Lastly ignore the fact that if you have a tidy sum of money, or political connections most of the above can be eliminated or at worst eased.
Focus instead on the reality of living abroad
Surviving the first two years over with, be prepared to look up from your phone and see the same dull faces on a commute to work. Yes, the surroundings will be different. But when living a monotonous life of survival then most things look the same no matter the location.
Your dreams of home are someone else’s reality
So there you are surrounded by the dull lifeless faces of others on your commute to work. Or alongside you in an office built for another hammering out a days work, all with the same intention of going home to something better.
A television offering escapism. A couple of hours of cable therapy will numb the pain. Living a life through others offers a titular hope that helps us pass into a nights sleep with hopes of a better tomorrow.
The notion of somewhere better cannot help but pass through our minds. We are essentially looking for better pastures once again.
While next door there is a person who fought to escape a war, a drought or the collapse of a political system. They marvel at the running water from a tap. They sit upright in-front of a television they just purchased for the first time. Tomorrow they start a new three month contract for a meaningless job. Yet will marvel with pride at a weekly pay check that will allow the first visit to a dentist for their child.
They are living the life you have from their dreams of yesterday.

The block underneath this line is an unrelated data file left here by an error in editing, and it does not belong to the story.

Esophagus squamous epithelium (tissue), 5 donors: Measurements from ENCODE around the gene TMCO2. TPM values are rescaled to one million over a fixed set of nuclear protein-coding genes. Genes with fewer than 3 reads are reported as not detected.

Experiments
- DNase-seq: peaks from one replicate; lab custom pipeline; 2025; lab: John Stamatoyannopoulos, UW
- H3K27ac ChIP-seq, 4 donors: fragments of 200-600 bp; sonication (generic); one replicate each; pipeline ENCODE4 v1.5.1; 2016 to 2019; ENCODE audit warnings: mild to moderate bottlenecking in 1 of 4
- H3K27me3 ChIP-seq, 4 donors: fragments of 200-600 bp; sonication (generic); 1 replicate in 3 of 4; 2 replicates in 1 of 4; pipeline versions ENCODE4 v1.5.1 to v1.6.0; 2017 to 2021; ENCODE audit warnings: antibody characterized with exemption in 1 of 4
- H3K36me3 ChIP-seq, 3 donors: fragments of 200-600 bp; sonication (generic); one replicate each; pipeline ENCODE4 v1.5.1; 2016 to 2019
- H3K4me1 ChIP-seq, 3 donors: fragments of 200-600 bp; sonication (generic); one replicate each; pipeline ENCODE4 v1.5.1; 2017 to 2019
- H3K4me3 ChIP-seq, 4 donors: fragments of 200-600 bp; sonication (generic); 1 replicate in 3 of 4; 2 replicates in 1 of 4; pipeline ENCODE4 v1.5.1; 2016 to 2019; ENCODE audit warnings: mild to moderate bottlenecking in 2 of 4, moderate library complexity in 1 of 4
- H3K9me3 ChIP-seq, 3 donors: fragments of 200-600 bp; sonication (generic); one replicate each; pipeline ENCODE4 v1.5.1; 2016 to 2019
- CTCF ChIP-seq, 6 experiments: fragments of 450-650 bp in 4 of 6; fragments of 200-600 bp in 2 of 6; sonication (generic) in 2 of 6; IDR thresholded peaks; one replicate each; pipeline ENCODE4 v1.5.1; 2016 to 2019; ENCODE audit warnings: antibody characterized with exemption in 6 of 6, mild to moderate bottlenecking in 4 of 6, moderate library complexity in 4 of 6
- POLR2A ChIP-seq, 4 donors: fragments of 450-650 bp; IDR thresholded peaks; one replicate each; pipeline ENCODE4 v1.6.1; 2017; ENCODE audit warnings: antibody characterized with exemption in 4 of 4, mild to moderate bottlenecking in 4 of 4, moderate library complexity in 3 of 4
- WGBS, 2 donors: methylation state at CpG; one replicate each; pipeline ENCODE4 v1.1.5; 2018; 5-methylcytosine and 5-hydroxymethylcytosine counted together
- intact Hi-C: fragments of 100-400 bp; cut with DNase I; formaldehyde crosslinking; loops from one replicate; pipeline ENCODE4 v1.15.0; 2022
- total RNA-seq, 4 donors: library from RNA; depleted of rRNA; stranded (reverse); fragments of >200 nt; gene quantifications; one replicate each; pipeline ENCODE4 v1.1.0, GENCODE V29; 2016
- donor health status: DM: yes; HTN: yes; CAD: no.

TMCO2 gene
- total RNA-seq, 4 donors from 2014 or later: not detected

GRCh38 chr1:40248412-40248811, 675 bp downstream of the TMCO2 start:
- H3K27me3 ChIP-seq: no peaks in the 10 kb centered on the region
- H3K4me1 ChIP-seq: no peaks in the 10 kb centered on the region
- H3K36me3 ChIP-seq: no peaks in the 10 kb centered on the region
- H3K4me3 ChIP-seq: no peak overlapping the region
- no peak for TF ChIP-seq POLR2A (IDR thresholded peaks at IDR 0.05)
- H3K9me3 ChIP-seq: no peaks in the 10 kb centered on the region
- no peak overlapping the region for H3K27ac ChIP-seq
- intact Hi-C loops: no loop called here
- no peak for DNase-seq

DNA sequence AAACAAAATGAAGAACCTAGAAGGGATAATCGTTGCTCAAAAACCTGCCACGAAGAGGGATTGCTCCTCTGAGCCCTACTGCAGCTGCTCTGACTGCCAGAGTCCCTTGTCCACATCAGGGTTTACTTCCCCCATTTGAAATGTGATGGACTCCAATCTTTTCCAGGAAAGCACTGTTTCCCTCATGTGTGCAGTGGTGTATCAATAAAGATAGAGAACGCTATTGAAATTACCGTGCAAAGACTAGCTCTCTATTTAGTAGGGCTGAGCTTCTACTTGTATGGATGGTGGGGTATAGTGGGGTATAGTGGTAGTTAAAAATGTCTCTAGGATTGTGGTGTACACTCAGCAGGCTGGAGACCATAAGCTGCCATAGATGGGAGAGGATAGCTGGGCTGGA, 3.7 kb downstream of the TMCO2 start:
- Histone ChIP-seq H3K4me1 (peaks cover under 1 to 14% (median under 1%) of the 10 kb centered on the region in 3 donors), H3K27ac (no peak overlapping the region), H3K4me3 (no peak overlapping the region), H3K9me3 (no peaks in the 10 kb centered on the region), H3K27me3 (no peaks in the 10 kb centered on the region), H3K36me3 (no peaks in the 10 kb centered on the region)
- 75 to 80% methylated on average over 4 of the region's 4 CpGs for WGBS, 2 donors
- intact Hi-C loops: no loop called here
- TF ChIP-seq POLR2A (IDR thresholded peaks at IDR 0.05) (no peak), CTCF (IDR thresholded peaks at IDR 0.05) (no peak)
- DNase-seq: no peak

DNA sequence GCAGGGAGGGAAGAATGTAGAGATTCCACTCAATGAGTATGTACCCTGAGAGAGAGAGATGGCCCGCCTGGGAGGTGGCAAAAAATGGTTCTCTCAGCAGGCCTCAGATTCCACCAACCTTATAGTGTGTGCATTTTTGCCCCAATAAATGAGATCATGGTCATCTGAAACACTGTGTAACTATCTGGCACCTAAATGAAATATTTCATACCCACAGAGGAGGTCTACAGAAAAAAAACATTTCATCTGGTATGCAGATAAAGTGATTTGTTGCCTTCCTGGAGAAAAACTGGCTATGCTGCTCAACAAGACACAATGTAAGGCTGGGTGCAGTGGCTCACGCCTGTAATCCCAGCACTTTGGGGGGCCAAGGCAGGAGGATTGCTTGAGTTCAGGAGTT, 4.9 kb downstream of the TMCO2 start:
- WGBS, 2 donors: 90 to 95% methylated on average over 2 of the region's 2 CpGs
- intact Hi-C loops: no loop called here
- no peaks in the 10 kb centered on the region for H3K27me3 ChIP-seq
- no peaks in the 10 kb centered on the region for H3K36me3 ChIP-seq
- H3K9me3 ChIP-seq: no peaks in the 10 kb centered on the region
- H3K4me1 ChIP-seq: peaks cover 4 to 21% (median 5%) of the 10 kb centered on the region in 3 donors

It will continue until the novelty wears off and they too look for a form of escapism on a commute to work and when looking at those similar faces or moreover; see yours staring back.
The solution to the definition of home
A home is not the answer to many people’s definition of what it “should” be. We can have ten homes scattered across the globe and jump between each one at random intervals and still, eventually, grow lacklustre with a longing for something more.
In this case, “home” is not what we seek. What we seek is a better life to live in our homes. By leaving such homes without understanding this we become fragmented and lost. If that is the case then all the home searching in the world won’t bring you peace.
The four rules of home
Understand the basics of survival.
Understand that no four walls nor roof will ever suffice unless you know what you want in life.
Understand that once you have a family, it’s not just your home, but theirs too. Live in it together, for each other.
Understand that once you have what you want … you’ll eventually want more. Be prepared.
The final definition of home in 2012
My conclusions in these writings are my own.
Reread the opening paragraphs otherwise it is a fruitless endeavor to conclude on my thoughts.
Throughout these 7 years I know that the thought of home evokes many impassioned emotions on many levels from many people. I wonder why this subject becomes just so impassioned.
There are probably several television series on moving abroad. They are not built for reality, but for ratings. Escapism is a good rating ploy.